Sign up to see our latest sites for sale and more!

Author Archives: Maria Guiney

5 Tweaks That’ll Make a Big Difference to Your E-commerce Store

Whether you make awesome tie-dye t-shirts, intricate bespoke jewelry, or drop ship various home decor items, you love running your e-commerce store. You’ve got a product offering, you’ve got some social media marketing going on, admin tasks that…well, those never end, but still. Things are going pretty well, all things considered.

But what if, things could be really great? And possibly approach ‘awesome’ territory?

Here are a few little tweaks to your e-commerce operation that could take it from here to HERE.

1. Set up email automations

If a new potential customer visits your website and decides to sign up for your newsletter to learn more about you – great, right?  Sure. But what if your next newsletter isn’t due out for another week or more.  Good chance that they might forget they signed up by then and wonder who you are when you finally appear in their inbox…and delete it.

What if, the moment they signed up to your email list, they received a quick, short n’ sweet “Thanks!” from you. Create a connection right away, reinforce your brand immediately. This is something that will take you minutes to set up and automate within your ESP and you’ll see long-term benefits for.   Go, do it now.  We’ll wait.

Other email automation to consider are abandoned cart emails, thank you purchase emails and upsell offers.

2. Take a pulse on your site health

Run your store through an SEO tool online, if you don’t have someone you use already. Make sure you have no broken links, no glaring page errors, and also make sure your site has a quick load-time on both desktop and mobile.  If you see any red flags, address them as quickly as possible. The better experience people have on your site, the more likely they are to come back and bring their friends with them.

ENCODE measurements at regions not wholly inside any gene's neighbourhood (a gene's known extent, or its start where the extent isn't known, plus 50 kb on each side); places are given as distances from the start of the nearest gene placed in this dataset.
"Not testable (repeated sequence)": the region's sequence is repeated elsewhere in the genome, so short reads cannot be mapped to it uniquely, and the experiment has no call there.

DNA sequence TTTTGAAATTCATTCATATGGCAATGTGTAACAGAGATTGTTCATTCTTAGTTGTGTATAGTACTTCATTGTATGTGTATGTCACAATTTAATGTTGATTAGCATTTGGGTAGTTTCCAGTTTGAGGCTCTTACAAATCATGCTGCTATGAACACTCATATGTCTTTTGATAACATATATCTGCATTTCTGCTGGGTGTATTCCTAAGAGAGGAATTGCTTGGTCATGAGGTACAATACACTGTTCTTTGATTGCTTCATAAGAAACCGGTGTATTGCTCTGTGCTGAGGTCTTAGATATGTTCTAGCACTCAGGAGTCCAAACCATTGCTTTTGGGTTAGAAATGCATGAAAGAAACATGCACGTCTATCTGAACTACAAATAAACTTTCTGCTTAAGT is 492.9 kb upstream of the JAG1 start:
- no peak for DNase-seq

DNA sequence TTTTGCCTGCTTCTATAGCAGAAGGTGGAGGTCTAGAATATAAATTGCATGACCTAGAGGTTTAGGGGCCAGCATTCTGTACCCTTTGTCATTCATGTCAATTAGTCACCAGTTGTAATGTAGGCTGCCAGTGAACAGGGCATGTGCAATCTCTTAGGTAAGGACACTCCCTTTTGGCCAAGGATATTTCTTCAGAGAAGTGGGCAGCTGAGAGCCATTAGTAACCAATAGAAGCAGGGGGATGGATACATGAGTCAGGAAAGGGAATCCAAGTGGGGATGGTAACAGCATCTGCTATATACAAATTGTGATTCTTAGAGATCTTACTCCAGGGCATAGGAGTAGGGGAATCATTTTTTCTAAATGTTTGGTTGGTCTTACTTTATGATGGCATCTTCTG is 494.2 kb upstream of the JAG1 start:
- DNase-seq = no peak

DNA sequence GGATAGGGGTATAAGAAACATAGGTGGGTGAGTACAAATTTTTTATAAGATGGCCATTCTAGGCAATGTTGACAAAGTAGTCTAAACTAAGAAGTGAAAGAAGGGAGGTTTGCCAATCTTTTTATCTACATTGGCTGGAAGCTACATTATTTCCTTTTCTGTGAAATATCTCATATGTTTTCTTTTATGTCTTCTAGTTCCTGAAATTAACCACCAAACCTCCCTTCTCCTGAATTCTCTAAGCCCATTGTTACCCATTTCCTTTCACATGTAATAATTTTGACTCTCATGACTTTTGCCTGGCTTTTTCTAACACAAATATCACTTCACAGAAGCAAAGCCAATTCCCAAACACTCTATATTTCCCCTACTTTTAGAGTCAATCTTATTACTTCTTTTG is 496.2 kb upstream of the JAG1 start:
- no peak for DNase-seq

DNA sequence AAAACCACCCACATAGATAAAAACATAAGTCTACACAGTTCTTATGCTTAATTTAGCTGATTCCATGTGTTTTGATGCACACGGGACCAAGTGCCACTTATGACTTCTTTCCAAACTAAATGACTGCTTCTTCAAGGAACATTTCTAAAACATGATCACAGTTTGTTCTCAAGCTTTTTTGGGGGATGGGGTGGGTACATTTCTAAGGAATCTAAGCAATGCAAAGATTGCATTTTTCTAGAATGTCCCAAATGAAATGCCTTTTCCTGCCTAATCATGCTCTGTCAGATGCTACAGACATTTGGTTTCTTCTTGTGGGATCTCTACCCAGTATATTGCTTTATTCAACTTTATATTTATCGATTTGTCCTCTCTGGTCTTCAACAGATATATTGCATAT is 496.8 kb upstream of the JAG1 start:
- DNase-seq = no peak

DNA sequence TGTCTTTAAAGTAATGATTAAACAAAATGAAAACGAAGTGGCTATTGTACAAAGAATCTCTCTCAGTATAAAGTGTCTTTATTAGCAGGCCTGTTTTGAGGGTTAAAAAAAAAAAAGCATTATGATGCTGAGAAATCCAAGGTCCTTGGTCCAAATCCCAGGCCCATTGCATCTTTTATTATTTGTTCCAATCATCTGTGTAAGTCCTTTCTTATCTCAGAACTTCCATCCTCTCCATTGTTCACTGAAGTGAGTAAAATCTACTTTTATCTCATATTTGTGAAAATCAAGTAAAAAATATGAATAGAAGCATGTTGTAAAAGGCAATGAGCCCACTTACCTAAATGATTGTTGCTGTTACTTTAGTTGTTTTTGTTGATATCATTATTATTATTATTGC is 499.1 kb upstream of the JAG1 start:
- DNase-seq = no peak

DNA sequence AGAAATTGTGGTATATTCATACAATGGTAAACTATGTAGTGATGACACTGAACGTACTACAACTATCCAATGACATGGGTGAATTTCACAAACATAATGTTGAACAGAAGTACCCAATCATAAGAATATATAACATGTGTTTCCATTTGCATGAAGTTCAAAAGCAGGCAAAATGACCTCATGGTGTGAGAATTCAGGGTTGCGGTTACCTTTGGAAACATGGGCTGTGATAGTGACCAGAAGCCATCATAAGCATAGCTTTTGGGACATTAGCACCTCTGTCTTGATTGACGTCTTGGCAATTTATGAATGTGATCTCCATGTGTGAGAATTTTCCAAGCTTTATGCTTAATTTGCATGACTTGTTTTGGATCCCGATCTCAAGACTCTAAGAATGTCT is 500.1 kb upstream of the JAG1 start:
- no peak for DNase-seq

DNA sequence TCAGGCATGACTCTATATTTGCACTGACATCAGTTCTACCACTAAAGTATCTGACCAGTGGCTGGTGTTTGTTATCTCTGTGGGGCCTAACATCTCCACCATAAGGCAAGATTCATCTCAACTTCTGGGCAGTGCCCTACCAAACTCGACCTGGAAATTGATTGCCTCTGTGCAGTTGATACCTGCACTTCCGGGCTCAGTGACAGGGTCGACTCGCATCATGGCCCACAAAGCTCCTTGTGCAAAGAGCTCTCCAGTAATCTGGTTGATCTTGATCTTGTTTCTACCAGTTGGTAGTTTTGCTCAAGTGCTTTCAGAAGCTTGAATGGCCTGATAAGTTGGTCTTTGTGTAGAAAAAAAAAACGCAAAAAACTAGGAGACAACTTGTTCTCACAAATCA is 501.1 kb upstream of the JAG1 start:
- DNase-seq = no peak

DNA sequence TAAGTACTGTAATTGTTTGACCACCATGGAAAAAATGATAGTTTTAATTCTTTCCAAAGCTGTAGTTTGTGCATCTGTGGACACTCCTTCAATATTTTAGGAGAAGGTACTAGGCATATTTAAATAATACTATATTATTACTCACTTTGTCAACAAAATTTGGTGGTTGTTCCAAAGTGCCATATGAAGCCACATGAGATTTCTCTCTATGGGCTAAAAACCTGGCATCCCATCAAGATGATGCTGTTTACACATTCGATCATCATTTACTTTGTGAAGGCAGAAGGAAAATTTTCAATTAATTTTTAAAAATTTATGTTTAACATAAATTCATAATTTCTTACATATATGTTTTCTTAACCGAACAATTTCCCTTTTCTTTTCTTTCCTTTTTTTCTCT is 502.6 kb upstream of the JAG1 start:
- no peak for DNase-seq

3. Ensure your branding is cohesive

Do your social media pages match the look of your website in terms of logo, brand colors, fonts, and tone of voice?  Are your user names the same (or close to it)?  Little things like this help your store and brand remain recognizable to your customers.  If you’re Joe’s Pet Food on Facebook, but you’re Joey Smith on Instagram…are people going to connect the two? 

Find a name you’d like to use across all platforms – check to see if it’s been taken. Then when you find one that’s available, use it everywhere. Some platforms have character limits so you might need to tweak them slightly to stay within the parameters.

4. Confirm Humanity

We put customers through a lot. Double-opt-ins when signing up for accounts, clicking those pictures of traffic lights…always wondering if we’ve clicked on enough of them just to sign-up.  What about you?  Have your customers ever seen your face or heard your voice? 

Referring back to our previous blog post (I’m sure you’ve read it, right?!) social media is the place to show your face and remind people that a real human (or several) humans are on the other side of the computer.  Instagram and Facebook have “Stories”; they last 24-hours before they expire. A great place to pop on for a little hello, share a quick behind the scenes, share something non-business related, and more. 

Even before ‘lockdown’ became part of our everyday vocabulary, people wanted to know there’s someone real that they’re ordering from. Take a moment to show your face and share why you love running your store and thank your customers for their support.

5. Streamline your checkout process

Our attention spans are dwindling and our patience is evaporating.